The appeal by the defendant is before us under the alternative method provided by section 953a of the Code of Civil Procedure. The principal contention of appellant is that the title to said real property became merged in Ben C. Sheldon upon the execution and delivery of the two deeds, that is to say, the trust deed given to secure said promissory note, and the grant deed delivered in escrow to Farraher, and that as the title was thus merged in Sheldon, the trust deed was, in the language of some of the decisions, "annihilated". ( Estate of Washburn, 11 Cal.App. 735 [ 106 P. 415]; Erving v. Jas. H. Goodman Co. Bank, 171 Cal. 559 [ 153 P. 945].) In which event, defendant contends, Sheldon became the absolute owner of said real property at the date of the execution of said two deeds and remained such owner up to and after the time of the delivery of the building materials upon which defendant's claim of lien is based, and his interest, therefore, in said real property was subject to the lien of defendant for the materials so furnished.
"When a greater and lesser estate coincide and meet in one and the same person, in the same right without any intermediate estate, the latter is in law merged in the greater." (10 Cal. Jur. 606.)
"The whole title, legal as well as equitable, must unite in one and the same person. Where the two thus meet, without any intermediate estate, the less is immediately annihilated, or, in law phrase, `merged'." ( Estate of Washburn, 11 Cal.App. 735, 746 [ 106 P. 415].)
"Under ordinary circumstances where the holder of a mortgage acquires the estate of the mortgagor, the mortgage interest is merged in the fee and the mortgage is extinguished. This is the ordinary legal effect of the transaction, and ordinarily the intention is presumed to accord with the act accomplished." ( Anglo-Californian Bank v. Field, 146 Cal. 644, 653 [ 80 P. 1080].)
In discussing the legal effect of a trust deed given to secure an indebtedness of the trustor, this court has said: "The nature of such an instrument has been extensively discussed by this court, and the sum and substance of such discussion is that while the legal title passes thereunder and the trustees cannot be held to hold a mere `lien' on the property, it is practically and substantially only a mortgage with power of sale (citing cases). The legal title is conveyed solely for the purpose of security, leaving the trustor or his successors a legal estate in the property as against all persons except the trustees and those lawfully claiming under them. (Civ. Code, secs. 865, 866.) Except as to the trustees and those holding under them, the trustor or his successor is treated by our law as the holder of the legal title." ( MacLeod v. Moran, 153 Cal. 97, 100 [ 94 P. 604].)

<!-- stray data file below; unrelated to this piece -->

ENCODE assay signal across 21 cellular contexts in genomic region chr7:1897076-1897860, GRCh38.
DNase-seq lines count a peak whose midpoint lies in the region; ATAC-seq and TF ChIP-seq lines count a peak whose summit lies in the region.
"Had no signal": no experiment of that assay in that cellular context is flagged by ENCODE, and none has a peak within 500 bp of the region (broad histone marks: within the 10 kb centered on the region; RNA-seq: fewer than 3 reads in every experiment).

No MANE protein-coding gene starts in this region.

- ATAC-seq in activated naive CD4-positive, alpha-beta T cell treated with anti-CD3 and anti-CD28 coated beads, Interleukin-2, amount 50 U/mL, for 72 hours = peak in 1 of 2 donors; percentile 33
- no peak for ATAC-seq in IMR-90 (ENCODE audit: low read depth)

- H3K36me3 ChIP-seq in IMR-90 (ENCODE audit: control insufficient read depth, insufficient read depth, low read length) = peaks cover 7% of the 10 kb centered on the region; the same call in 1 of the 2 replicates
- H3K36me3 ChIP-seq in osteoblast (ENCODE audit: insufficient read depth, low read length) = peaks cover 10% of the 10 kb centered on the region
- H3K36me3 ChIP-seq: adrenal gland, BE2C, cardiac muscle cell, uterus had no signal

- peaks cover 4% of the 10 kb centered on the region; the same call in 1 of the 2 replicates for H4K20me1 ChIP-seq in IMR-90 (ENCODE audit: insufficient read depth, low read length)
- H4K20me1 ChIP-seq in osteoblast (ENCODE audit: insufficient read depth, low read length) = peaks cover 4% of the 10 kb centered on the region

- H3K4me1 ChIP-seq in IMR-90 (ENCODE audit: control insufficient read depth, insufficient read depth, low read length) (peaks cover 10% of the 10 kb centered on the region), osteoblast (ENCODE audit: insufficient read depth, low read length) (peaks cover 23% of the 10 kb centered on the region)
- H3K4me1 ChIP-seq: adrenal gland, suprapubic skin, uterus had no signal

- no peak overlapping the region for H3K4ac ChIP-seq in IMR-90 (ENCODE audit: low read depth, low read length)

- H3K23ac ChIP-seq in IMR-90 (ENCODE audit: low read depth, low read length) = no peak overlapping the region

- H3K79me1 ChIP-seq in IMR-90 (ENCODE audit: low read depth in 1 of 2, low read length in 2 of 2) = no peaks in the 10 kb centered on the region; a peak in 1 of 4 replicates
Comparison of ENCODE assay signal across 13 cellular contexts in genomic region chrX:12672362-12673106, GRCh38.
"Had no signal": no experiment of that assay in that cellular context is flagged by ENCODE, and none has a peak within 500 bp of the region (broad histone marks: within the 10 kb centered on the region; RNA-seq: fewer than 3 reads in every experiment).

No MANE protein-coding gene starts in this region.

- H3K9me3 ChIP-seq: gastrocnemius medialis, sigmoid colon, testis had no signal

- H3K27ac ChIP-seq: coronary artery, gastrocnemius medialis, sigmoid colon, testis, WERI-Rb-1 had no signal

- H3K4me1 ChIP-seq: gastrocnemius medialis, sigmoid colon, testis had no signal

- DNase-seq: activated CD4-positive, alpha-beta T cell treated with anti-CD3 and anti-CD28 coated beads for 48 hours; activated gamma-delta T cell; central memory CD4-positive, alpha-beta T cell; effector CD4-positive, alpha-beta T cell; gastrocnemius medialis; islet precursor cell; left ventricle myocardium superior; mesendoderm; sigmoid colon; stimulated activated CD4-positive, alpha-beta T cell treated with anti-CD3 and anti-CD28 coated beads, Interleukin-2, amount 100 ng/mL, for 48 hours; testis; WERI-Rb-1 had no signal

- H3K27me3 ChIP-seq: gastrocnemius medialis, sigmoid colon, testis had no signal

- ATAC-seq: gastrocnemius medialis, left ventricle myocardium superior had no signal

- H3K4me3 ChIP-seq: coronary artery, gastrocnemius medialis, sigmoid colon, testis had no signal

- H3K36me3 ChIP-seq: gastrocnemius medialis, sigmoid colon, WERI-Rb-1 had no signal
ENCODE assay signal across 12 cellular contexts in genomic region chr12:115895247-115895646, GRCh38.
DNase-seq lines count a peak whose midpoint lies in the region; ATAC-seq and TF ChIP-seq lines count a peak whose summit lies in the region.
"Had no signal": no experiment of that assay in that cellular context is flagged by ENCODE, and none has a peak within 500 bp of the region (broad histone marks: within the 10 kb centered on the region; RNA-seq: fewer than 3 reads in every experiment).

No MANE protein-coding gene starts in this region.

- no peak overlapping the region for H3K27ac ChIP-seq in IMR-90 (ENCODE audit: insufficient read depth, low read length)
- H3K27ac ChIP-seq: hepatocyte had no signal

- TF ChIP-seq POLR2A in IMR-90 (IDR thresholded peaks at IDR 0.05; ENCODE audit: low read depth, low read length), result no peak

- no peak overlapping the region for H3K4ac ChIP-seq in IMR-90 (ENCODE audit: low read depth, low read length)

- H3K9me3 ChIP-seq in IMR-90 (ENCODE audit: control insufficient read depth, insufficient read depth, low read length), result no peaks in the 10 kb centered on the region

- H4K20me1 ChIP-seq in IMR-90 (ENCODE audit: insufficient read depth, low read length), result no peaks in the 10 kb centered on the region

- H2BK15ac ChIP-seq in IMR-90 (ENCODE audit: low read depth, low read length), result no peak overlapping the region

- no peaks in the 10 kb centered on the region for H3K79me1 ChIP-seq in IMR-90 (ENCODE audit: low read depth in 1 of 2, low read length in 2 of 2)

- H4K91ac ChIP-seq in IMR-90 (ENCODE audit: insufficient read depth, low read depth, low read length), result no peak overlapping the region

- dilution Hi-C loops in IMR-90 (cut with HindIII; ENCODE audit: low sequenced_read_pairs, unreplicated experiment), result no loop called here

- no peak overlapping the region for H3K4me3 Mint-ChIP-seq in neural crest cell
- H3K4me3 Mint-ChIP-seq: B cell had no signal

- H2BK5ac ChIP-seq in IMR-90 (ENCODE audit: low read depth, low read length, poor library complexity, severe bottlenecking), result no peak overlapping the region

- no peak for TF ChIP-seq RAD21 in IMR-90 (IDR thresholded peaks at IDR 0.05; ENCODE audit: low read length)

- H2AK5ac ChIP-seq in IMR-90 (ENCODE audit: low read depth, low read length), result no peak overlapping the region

While the case from which the above quotation is taken and others from the appellate courts of this state hold that as between the trustor and the beneficiary a trust deed "is practically and substantially only a mortgage" and the legal title is in the trustor, they also hold that, as between all of the parties to the transaction, such an instrument conveys the legal title to the trustee. ( Weber v. McCleverty, 149 Cal. 316, 320 [ 86 P. 706].) In that case we find the following language used by the court: "The deed of trust, therefore, vests in the trustee, for the purpose of the trust, the absolute legal title to the entire estate held by the trustor, immediately prior to its execution, and that estate must remain in the trustee for that purpose until the trust is either executed or ceases to exist by reason of payment of the debt." Further on in this same opinion (page 321) this court, drawing a distinction between a trust deed and a mortgage, says: "A mortgage or other encumbrance on land does not transfer the title, but leaves it vested in the mortgagor or owner."